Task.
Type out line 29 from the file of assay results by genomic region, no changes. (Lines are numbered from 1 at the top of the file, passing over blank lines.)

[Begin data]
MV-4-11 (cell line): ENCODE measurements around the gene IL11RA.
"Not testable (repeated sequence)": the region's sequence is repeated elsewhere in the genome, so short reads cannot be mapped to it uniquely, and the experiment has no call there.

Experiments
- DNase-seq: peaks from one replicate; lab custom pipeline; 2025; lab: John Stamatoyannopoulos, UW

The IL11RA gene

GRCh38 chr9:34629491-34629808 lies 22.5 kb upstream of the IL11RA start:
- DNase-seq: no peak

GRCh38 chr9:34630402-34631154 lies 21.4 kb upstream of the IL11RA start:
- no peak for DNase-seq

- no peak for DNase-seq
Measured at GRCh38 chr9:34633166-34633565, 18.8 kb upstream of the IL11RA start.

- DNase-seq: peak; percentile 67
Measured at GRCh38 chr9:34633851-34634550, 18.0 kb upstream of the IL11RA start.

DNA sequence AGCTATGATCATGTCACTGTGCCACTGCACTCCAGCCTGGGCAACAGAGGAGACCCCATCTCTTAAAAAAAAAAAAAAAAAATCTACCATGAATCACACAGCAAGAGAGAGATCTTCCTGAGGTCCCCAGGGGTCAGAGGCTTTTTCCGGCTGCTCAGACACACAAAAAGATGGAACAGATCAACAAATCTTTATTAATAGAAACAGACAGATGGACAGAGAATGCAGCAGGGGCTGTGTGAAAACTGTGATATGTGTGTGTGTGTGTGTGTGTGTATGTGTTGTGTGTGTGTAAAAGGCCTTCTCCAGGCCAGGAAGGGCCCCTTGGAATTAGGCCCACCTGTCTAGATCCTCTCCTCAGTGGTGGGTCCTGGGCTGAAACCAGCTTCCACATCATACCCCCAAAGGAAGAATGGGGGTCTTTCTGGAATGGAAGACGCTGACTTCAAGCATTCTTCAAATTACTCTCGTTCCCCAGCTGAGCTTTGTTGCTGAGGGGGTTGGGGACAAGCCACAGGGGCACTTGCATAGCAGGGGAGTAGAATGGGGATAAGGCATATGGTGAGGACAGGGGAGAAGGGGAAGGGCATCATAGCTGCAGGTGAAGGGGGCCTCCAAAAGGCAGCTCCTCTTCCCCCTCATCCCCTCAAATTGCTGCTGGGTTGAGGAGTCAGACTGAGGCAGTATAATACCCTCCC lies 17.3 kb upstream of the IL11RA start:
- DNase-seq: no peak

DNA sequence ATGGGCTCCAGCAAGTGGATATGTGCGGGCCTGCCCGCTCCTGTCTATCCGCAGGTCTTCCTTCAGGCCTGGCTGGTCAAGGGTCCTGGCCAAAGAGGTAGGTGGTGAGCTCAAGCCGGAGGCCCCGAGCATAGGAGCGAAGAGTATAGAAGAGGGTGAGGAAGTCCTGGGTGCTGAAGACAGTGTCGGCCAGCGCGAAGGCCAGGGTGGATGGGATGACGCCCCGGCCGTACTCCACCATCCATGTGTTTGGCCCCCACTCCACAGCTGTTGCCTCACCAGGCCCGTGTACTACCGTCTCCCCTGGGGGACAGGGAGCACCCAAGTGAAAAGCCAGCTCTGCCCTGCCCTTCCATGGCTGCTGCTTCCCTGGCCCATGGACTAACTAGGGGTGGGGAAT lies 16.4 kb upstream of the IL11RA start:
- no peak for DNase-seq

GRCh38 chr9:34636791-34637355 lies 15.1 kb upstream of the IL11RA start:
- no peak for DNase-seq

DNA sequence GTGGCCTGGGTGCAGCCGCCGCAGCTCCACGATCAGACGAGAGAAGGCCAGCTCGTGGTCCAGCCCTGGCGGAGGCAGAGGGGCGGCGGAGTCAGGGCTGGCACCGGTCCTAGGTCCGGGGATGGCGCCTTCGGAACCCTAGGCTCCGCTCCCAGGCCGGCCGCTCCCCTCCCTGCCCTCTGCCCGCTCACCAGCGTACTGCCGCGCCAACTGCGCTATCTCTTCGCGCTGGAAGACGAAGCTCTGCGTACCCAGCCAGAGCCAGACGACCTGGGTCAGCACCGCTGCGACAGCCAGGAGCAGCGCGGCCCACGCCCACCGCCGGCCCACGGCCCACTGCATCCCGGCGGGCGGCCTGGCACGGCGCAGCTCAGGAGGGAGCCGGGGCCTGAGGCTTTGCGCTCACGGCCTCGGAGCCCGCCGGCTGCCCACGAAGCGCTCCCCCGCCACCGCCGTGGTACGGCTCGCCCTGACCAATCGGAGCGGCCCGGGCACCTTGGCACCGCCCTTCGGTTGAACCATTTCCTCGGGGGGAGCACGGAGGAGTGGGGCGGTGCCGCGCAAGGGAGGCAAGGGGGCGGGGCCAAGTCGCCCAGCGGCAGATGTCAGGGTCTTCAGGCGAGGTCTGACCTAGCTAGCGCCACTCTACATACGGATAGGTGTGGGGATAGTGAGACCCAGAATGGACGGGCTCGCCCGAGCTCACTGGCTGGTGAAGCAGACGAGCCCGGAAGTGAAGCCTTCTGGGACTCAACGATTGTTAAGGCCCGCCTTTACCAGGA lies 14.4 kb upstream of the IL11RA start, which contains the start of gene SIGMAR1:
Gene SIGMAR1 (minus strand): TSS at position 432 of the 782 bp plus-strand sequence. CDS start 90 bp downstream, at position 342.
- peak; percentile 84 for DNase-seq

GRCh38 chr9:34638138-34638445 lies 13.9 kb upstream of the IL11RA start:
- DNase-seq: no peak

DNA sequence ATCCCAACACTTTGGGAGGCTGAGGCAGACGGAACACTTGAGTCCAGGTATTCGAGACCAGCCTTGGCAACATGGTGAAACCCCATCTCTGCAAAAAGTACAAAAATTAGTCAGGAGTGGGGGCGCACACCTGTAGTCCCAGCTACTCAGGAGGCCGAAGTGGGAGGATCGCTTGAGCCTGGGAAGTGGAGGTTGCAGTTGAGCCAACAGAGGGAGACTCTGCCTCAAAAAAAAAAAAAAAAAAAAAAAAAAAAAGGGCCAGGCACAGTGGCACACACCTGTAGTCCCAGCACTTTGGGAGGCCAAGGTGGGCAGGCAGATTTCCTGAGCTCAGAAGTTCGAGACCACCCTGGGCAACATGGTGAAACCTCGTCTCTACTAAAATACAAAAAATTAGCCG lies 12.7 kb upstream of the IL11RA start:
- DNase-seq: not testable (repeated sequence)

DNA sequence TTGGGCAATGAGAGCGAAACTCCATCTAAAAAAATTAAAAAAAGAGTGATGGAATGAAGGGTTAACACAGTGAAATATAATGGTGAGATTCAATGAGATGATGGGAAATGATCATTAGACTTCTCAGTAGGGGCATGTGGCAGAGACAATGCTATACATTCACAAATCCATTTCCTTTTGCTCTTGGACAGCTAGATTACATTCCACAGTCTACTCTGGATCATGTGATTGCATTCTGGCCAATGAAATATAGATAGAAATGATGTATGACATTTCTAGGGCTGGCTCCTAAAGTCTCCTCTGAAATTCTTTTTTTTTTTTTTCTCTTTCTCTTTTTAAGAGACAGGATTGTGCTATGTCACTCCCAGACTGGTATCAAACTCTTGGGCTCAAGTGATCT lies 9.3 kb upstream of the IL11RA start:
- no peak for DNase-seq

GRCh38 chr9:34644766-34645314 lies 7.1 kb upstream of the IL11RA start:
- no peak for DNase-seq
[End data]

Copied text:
GRCh38 chr9:34644766-34645314 lies 7.1 kb upstream of the IL11RA start: